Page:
I asked Polonsky about his blacklisting. He explained that he'd been in France when he received a subpoena. His wife tried to convince him to stay in Europe. “‘They're not going to chase me out of my own country.' Very romantic attitude. So we went back. I got a job at 20th Century-Fox to write and direct a picture. Darryl Zanuck kept me working because he hated the blacklist. But there was too much publicity. So he said, work at home. Finally, he called me and apologized: ‘I have to do this. I'll pay you off, anyway.'”
I mentioned that the scenes between Garfield and Beatrice Pearson, as the secretary, were among the most enduring. He held up a closed empty fist and quoted Garfield's character, “What have I got in my hand?... A ruby.” “Why does she fall for him?”, I asked. “Why not? He's attractive, he really loves her. He doesn't know who else to love. He's different from anyone she's ever had anything to do with. She's really honest. He never tells her the truth. He tries and tries to tell her the truth. And he courts her in a strange kind of way.”
Along with works like Orson Welles's The Lady from Shanghai —also made in 1948— Force of Evil was one of those films which made clear what postwar America was going to be like. It's no wonder Polonsky was prevented from making another for 20 years.
The story French filmmaker Paul Carpita has to tell is an extraordinary one. Born in 1922 in a working class quarter of Marseilles, Carpita took part in the Resistance during World War II and joined the Communist Party. After the war he made newsreels and later, with the launching of the Cold War, ‘anti-newsreels,' in Marseilles's streets and factories.
In 1950 the longshoremen in Marseilles walked out in a protest partially aimed against the French colonial war in Indochina. In a conversation Carpita explained that the longshoremen saw their work shrinking, as more and more of the port was turned over to military purposes. Also, they saw the soldiers going and the coffins coming back. The workers refused to load any more war materiel. The government tried various means to break the strike. Finally they got lumpen elements, criminals and the like, to work. The strike was lost and the local union crushed.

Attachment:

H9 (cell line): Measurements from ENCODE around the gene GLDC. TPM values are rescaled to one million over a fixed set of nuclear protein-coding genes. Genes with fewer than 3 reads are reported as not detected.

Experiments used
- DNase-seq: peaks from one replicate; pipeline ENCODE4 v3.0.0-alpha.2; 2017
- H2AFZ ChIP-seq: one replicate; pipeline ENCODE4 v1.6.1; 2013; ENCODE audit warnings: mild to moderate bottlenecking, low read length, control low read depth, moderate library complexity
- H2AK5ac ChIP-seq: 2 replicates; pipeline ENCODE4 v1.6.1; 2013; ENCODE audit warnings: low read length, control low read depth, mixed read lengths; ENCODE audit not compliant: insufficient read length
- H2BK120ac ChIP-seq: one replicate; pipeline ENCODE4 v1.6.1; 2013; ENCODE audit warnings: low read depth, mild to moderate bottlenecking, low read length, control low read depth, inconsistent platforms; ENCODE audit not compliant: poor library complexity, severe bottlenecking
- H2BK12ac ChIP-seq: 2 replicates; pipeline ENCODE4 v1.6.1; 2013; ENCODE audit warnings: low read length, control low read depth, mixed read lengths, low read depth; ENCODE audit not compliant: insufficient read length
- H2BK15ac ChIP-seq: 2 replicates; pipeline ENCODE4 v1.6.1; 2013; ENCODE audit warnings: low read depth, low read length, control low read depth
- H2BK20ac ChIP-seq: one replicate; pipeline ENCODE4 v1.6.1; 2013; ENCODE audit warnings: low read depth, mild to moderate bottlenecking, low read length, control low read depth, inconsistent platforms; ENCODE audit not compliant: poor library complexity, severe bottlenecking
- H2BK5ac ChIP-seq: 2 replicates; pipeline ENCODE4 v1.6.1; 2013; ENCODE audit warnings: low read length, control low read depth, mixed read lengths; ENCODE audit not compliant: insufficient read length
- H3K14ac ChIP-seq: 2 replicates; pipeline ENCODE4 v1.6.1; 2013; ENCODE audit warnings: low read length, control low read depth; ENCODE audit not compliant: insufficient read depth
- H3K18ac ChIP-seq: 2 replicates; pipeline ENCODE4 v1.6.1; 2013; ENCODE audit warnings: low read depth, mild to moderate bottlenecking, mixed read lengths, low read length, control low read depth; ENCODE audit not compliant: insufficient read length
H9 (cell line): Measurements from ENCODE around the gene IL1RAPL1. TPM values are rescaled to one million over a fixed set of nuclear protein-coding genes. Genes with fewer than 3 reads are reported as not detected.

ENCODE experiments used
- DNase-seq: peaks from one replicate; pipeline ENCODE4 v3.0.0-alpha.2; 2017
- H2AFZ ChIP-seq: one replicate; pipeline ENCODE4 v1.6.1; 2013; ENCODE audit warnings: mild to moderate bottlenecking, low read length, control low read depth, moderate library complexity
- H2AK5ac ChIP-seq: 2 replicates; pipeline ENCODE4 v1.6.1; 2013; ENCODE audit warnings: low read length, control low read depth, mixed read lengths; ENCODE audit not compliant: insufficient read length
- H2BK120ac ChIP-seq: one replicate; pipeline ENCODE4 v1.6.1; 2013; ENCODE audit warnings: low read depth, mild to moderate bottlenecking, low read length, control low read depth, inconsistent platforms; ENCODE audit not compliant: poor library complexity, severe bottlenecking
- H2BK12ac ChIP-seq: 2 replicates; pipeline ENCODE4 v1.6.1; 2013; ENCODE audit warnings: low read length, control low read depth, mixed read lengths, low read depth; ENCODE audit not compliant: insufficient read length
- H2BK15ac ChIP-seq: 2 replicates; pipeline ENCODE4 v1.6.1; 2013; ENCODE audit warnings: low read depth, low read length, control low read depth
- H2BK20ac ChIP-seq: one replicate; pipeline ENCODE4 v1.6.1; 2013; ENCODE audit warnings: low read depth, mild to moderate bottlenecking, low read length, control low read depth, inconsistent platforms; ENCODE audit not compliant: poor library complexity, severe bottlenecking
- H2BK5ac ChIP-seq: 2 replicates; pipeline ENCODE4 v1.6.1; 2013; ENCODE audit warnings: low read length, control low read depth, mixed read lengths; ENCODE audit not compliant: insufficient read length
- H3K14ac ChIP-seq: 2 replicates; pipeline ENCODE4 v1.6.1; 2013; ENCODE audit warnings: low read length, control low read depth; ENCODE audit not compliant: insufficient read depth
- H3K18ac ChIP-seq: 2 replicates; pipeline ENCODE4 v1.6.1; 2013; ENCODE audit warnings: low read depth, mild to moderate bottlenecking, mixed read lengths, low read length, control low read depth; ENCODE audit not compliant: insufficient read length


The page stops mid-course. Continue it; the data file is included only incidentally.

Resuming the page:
“After the strike people asked me, why don't you make a film, with a scenario and so on. Le Rendez-vous des quais [ Rendezvous on the docks] took three years to make. I was an elementary school teacher. We shot on Sundays, during vacations. I shot scenes during other strikes. The film was only finished in 1955. When we finished we showed it in the biggest hall in Marseilles. People were very enthusiastic.”
Carpita recounted how his film was suppressed by the French government of Radical Edgar Faure. “At this particular showing, the film was already threaded in the projector. Three trucks of the CRS [national paramilitary force] showed up. They seized the film. They said it was going to be destroyed. I was arrested. They said I'd filmed military operations in the port, that I was going to be charged with treason, etc. I was never charged. I was just sent to teach in a small village far away.”
I asked Carpita whether there had been a campaign to defend him and his film. The short answer was, no. “There was no reaction in the cinema world,” or among the intellectuals. What about the CGT [the Communist Party-led union], hadn't it uttered a peep?